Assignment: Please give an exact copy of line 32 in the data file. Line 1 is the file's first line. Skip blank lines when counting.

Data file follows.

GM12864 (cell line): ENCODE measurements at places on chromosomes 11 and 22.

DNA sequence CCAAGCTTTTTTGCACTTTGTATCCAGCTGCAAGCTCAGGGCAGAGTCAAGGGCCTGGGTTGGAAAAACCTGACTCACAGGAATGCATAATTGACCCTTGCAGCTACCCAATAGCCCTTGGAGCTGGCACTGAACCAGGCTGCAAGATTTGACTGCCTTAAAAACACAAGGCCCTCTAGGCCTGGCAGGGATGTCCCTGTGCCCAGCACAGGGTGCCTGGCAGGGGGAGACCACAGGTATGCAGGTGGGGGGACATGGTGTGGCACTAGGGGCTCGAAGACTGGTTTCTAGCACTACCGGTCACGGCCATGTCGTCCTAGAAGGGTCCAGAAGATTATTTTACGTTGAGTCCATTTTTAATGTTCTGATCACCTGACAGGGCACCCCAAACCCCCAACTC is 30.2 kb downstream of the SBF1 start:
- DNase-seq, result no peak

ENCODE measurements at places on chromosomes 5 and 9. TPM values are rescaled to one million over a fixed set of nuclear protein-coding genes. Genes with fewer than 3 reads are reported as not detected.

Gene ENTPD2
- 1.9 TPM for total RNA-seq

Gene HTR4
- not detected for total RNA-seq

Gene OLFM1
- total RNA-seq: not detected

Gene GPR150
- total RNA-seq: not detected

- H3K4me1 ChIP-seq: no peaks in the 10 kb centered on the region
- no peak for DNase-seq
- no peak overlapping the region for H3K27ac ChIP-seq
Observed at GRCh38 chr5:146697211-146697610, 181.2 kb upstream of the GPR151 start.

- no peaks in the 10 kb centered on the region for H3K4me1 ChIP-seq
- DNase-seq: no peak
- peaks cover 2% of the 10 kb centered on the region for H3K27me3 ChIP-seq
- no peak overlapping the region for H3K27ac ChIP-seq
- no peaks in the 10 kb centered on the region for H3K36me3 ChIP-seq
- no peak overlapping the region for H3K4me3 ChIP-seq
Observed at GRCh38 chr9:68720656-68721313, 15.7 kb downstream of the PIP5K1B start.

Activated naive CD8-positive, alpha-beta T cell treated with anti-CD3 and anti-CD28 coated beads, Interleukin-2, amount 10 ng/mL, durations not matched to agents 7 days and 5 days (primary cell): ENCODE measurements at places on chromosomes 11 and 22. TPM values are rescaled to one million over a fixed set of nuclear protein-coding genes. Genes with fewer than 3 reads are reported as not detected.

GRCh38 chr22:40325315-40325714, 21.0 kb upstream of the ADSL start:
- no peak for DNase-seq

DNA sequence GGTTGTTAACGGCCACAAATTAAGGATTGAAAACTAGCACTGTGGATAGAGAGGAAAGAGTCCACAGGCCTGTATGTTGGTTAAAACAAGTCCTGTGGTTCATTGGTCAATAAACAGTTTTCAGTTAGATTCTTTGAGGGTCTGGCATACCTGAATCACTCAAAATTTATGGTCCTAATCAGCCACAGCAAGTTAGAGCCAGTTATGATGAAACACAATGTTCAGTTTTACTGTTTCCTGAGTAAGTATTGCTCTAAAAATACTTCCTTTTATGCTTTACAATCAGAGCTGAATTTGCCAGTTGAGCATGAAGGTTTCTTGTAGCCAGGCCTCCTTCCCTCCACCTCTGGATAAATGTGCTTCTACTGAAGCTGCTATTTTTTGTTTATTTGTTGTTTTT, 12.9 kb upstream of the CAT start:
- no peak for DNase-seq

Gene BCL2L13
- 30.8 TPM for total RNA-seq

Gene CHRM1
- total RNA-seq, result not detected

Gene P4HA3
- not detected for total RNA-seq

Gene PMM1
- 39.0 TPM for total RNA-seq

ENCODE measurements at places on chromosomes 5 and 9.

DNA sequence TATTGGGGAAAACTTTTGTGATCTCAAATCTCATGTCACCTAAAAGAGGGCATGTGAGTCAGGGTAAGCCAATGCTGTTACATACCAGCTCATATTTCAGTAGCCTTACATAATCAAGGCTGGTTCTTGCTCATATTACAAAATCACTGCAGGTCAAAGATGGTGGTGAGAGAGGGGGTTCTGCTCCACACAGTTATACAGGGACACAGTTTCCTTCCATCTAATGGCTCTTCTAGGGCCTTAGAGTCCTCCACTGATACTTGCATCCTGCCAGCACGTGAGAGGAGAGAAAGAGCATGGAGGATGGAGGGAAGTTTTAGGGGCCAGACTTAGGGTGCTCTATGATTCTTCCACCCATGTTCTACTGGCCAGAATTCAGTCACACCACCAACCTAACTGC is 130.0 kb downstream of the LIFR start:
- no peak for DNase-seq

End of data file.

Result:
- total RNA-seq, result not detected